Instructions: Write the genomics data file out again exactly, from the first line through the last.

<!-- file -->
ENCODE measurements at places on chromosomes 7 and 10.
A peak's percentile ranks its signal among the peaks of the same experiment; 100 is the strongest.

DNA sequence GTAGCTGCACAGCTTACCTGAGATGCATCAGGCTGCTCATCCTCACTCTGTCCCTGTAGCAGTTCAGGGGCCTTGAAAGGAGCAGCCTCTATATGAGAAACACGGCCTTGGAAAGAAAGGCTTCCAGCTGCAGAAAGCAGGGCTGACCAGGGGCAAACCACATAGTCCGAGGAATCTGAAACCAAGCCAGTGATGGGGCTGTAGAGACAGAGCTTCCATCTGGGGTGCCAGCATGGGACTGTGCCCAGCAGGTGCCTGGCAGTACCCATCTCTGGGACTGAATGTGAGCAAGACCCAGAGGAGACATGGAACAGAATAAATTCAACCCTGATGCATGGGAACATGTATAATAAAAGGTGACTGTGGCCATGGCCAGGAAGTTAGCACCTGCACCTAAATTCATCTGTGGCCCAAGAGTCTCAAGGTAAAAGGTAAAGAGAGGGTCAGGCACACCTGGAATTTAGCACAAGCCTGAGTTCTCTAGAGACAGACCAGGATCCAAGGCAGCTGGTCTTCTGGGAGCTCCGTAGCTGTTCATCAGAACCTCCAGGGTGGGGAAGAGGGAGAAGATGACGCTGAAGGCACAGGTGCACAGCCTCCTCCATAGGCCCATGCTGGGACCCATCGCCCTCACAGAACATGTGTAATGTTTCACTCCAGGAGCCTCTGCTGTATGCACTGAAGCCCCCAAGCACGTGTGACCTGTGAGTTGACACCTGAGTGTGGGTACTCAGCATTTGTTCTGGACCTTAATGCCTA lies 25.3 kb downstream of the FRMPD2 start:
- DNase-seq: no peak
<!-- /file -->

ENCODE measurements at places on chromosomes 7 and 10.
A peak's percentile ranks its signal among the peaks of the same experiment; 100 is the strongest.

DNA sequence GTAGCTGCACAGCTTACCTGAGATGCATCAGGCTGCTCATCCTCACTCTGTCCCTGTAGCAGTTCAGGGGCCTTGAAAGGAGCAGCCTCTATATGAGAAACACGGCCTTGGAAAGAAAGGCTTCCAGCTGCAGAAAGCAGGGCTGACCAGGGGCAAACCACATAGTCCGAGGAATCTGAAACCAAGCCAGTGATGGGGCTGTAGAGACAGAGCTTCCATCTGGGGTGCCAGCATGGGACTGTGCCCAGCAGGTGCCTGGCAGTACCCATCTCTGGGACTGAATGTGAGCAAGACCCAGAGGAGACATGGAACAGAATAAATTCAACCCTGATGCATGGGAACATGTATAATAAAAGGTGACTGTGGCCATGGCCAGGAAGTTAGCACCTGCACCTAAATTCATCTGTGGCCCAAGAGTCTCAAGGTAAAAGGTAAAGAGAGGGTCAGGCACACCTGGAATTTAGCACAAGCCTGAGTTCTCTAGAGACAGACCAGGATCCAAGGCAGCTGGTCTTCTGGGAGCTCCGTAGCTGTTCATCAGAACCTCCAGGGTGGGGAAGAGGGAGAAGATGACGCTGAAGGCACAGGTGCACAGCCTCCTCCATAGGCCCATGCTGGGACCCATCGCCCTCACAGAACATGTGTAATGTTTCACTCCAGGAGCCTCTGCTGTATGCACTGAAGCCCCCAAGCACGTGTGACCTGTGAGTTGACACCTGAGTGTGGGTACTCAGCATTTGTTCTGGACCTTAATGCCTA lies 25.3 kb downstream of the FRMPD2 start:
- DNase-seq: no peak